Public Services International (PSI) and the European Federation of Public Service Unions (EPSU) support the call of the UN Secretary General to abide by these four tenets. As public service trade unions, we stand to defend the human rights of all migrants, refugees, asylum-seekers and internally displaced persons and their access to quality public services.
We call on all member states to uphold their obligation to human rights and to take their fair share to receive and host those who are in need of international protection. Proper reception and care of newcomers require sufficiently staffed and equipped public services.
We continue to fight fascism, racism, racist violence and xenophobia in our workplaces and communities. The pandemic has starkly exposed entrenched racism and inequalities in our societies. Yet it has also ignited a movement across the globe demanding redress to these ills and injustice.
We demand that all workers, regardless of their employment, immigration or other status, be protected at work, and all the more so in a situation of a health crisis. As the trade union movement, we have called on governments and occupational health and safety bodies around the world to recognise COVID-19 as an occupational hazard and an occupational disease, thereby requiring measures for worker protection and representation.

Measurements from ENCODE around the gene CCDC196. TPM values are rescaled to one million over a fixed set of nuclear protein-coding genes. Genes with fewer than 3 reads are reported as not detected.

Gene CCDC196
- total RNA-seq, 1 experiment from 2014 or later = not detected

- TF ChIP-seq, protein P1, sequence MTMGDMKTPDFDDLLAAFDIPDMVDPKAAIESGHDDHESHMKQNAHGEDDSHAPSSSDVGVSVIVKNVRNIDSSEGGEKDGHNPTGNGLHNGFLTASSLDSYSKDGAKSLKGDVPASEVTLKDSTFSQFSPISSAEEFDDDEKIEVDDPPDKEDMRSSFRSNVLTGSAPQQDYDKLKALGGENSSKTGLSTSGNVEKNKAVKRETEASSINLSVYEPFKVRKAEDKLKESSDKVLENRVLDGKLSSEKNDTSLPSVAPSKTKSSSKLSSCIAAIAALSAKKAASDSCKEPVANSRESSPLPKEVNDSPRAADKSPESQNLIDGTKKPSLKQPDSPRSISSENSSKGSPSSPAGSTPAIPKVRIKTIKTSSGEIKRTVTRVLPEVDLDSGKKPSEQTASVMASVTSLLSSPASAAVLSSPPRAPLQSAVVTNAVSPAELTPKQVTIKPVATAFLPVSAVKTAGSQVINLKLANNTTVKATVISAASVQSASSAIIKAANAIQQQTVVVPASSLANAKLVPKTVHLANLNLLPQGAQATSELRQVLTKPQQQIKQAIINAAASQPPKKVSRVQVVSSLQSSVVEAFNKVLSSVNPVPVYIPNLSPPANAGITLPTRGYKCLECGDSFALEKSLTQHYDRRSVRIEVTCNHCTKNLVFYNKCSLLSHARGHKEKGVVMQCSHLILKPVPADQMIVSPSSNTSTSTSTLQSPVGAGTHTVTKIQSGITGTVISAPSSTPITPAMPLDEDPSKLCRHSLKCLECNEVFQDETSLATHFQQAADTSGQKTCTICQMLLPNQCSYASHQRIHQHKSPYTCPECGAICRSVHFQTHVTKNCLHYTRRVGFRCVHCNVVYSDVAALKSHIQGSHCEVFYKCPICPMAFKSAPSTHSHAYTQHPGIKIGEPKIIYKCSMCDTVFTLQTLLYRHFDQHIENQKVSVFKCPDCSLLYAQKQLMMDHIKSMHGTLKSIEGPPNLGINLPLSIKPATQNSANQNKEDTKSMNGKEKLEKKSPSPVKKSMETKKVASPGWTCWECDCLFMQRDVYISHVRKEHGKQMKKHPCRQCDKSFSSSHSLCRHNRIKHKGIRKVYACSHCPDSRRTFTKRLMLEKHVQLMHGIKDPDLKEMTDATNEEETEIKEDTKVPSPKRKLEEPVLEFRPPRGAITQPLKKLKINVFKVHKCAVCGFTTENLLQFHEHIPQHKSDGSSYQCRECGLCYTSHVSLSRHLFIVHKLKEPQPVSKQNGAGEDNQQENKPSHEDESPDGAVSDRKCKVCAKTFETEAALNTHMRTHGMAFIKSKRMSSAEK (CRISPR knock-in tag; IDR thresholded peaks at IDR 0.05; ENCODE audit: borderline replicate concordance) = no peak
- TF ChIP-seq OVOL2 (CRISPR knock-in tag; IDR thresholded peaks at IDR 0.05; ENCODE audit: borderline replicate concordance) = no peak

We defend the rights of all workers to decent work and to occupational health and safety, including access to the necessary personal protective equipment (PPEs) and training. All workers must be guaranteed the right to join trade unions. Refugees and migrant workers are among the millions of workers who have lost their jobs due to the pandemic. Mechanisms for compensation, along with access to justice and social protection, must include these workers.
We demand for just and publicly funded and publicly delivered social protection mechanisms that ensure universal health care, basic income and worker protections for all, which are crucial in this time of the pandemic.